British Gas looks to increase 'transparency' with print ads

British Gas: latest campaign aims to reassure consumers over its pricing policy
British Gas: latest campaign aims to reassure consumers over its pricing policy

British Gas is hoping to calm the "anger" of its customers by convincing them there is not a policy of predatory pricing within the energy industry.

The four-week national press campaign will address five common questions customers are demanding answers to, including: "Are the big six energy companies fixing prices?" and "Why do prices always go up but never come down?"

The campaign launches today (24 November) and coincides with British Gas managing director Phil Bentley's announcement that the company would simplify its tariffs to increase transparency. 

The changes come after regulator Ofgem last month called for a reform of the industry, to provide greater transparency so that consumers could compare prices at a glance.

Will Orr, British Gas marketing director, told Marketing the changes were a "recognition that customers are angry about the fact they have got less money, but at the same time, their energy bills are up."

Orr admitted that in the past, focus groups had shown customers were confused by pricing structures, but what was previously an inconvenience, was now providing strains on budgets.

He explained: "What's changed now is people acutely feel it as an issue in an environment of rising prices.

Press advertising by CHI & Advertising is designed to reassure customers by informing them there has never been any evidence of price-fixing, despite a number of investigations by Ofgem.

In addition, the campaign will explain it is making tariffs easier by reducing the pricing structure to two different tariff types, "fixed" and "variable".

Orr said British Gas had been preparing for the campaign for the last few weeks to "respond to what has been called predatory pricing".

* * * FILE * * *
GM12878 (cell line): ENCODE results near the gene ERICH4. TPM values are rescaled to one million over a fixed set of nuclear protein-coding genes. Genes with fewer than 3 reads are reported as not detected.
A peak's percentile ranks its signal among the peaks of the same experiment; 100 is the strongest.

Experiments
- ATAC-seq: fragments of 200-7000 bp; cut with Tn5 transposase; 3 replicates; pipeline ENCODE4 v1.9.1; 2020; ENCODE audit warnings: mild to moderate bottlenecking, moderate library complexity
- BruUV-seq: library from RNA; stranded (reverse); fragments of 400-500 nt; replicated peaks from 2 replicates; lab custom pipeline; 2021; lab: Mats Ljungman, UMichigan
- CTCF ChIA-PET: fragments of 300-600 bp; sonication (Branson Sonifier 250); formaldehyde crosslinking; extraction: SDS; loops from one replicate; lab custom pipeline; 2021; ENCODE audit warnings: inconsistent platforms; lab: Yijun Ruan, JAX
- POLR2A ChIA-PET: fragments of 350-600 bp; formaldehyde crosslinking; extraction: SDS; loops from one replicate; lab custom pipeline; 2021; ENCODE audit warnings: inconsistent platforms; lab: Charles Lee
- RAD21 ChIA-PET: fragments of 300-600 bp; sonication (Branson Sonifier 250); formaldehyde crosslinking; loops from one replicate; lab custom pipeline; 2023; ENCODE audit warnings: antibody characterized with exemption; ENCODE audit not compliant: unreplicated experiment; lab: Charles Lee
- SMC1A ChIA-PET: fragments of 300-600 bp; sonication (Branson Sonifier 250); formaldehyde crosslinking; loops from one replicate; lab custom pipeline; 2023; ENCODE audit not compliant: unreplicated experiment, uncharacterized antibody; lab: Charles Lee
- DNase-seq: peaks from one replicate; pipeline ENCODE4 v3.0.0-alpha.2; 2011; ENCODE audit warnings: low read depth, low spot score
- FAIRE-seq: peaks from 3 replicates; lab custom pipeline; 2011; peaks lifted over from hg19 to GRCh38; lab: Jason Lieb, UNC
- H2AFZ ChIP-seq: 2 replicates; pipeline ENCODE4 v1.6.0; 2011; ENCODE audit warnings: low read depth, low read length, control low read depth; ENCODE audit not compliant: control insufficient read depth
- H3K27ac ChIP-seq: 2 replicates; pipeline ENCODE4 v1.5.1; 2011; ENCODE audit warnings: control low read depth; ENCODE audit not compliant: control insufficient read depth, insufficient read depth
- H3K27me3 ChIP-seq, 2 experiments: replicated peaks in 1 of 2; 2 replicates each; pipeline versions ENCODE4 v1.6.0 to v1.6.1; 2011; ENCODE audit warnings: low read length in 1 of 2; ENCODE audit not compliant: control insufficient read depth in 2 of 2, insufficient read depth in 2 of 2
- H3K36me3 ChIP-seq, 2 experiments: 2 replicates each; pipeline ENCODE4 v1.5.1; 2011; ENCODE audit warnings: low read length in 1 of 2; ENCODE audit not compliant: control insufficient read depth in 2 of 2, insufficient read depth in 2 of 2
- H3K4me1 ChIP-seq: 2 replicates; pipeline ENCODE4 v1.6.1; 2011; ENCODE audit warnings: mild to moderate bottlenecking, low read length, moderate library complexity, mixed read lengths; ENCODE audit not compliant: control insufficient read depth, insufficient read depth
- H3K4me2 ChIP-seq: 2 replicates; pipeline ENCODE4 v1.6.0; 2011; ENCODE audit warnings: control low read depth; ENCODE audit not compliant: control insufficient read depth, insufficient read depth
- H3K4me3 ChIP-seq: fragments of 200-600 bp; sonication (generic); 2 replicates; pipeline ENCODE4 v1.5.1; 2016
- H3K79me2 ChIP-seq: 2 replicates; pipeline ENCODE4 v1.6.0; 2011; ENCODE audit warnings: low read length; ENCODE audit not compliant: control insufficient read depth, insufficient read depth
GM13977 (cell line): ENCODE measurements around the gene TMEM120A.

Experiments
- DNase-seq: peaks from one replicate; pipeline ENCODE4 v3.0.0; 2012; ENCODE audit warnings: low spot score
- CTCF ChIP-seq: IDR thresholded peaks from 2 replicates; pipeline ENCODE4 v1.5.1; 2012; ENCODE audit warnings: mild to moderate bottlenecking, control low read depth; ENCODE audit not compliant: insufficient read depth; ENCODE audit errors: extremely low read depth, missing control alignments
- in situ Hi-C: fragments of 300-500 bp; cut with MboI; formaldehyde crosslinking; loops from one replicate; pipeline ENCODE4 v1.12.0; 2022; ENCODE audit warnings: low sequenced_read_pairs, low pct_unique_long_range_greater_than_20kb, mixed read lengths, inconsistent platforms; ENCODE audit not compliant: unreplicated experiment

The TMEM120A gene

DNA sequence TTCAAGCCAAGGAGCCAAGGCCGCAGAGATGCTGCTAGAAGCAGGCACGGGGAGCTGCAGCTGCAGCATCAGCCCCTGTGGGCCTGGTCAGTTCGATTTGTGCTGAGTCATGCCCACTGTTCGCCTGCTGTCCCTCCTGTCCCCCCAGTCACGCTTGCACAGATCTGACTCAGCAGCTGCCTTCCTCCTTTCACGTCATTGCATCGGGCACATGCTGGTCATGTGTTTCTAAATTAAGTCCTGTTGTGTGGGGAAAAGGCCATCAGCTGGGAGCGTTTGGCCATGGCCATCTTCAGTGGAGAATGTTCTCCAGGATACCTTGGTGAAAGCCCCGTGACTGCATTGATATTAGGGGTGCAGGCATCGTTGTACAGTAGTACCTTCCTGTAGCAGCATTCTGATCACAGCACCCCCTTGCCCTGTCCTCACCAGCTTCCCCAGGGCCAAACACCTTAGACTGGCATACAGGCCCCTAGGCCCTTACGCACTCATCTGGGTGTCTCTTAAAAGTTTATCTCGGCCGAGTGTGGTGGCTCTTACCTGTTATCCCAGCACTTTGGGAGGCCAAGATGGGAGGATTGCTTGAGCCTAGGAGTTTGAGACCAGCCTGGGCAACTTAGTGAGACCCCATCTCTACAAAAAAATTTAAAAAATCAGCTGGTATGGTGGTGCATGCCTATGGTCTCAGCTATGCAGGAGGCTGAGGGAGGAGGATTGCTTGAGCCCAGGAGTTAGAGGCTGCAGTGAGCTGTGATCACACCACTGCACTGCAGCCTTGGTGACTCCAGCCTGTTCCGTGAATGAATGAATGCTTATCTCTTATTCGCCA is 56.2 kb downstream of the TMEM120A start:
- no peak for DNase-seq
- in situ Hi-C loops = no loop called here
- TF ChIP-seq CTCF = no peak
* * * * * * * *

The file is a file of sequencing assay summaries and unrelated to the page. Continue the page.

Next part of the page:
The confusion created by online tariffs is also being addressed.

Orr said: "There was probably too big a discount online – small energy companies are saying this does not encourage competition because these are loss-leading tariffs."

By clearing up the confusion with the campaign, featuring the "It’s time for an honest conversation" strapline, the energy giant is hoping to prove it and the industry is not "predatory".

Orr said: "Our profit is around 5%, which is lower than mobile phone companies. There are a number of factors beyond our control – we don't control wholesale costs and buy energy in a globally competitive market."

The energy firms claim wholesale prices are rocketing as a result of North Sea reserves dwindling, events including the Arab Spring, and growing demand for energy in China and India.

Follow Matthew Chapman on Twitter @mattchapmanuk

Discussion

Before commenting please read our rules for commenting on articles.

If you see a comment you find offensive, you can flag it as inappropriate. In the top right-hand corner of an individual comment, you will see 'flag as inappropriate'. Clicking this prompts us to review the comment. For further information see our rules for commenting on articles.

comments powered by Disqus
Brand Republic Jobs

subscribe now

Latest

Oasis #springasmile digital campaign gets people doing good deeds
Coca-Cola: 'Don't approach bloggers with a fait accompli'
Tesco CMO Matt Atkinson: 'It is so important not to stereotype mothers'
McDonald's gives Ronald a new look ahead of global 'Fun times' social media push
In pictures: BrewDog opens first craft beer shop BottleDog for 'beer aficionados'
Facebook ad revenue leaps $1bn as it invests in targeting
Malteser or Maltesers? Mars takes Hershey trademark dispute to court
Apple Q2 profits top $10bn as iPhone sales soar
Lynx tells men not to leave love to fate
HBO captures awkwardness of watching sex scenes with parents
Primark to open first US stores with Boston chosen as flagship location
Marketing spend on the up but a reality check is needed before celebrating
Top 10 ads of the week: Jackpotjoy and BT Broadband fend off Kevin Bacon
Lidl beats Tesco to 10m Facebook fans
Center Parcs ad banned for encouraging parents to take kids out of school
Coca-Cola, Cadbury and Amazon named top brands for targeting youth market
Leaked document shows Nokia to be rebranded as Microsoft Mobile
Nike lays-off hardware staff in move that casts doubt on future of FuelBand
Greenpeace says save the bees or humans will die
What brands need to know about changes to VAT and online downloads in 2015
Jimmy Savile victims urged to claim compensation in new ad campaign
UKIP launches biggest  ad campaign and stirs up 'racist' accusations
Apple boss Tim Cook provides voiceover on ad touting firm's renewed green commitments
John Lewis walks consumers through its history to celebrate 150 years of business
Waitrose boosts content strategy with 'Weekend Kitchen with Waitrose' C4 tie-up
Hottest virals: Cute puppies star in Pedigree ad, plus Idris Elba and Fruyo
Amnesty International burns candles to illuminate new hope
Tom of Finland's 'homoerotic' drawings made into stamps
Toyota achieves the impossible by calming angry Roman drivers
YouTube reveals user habits to appeal to 'older' marketers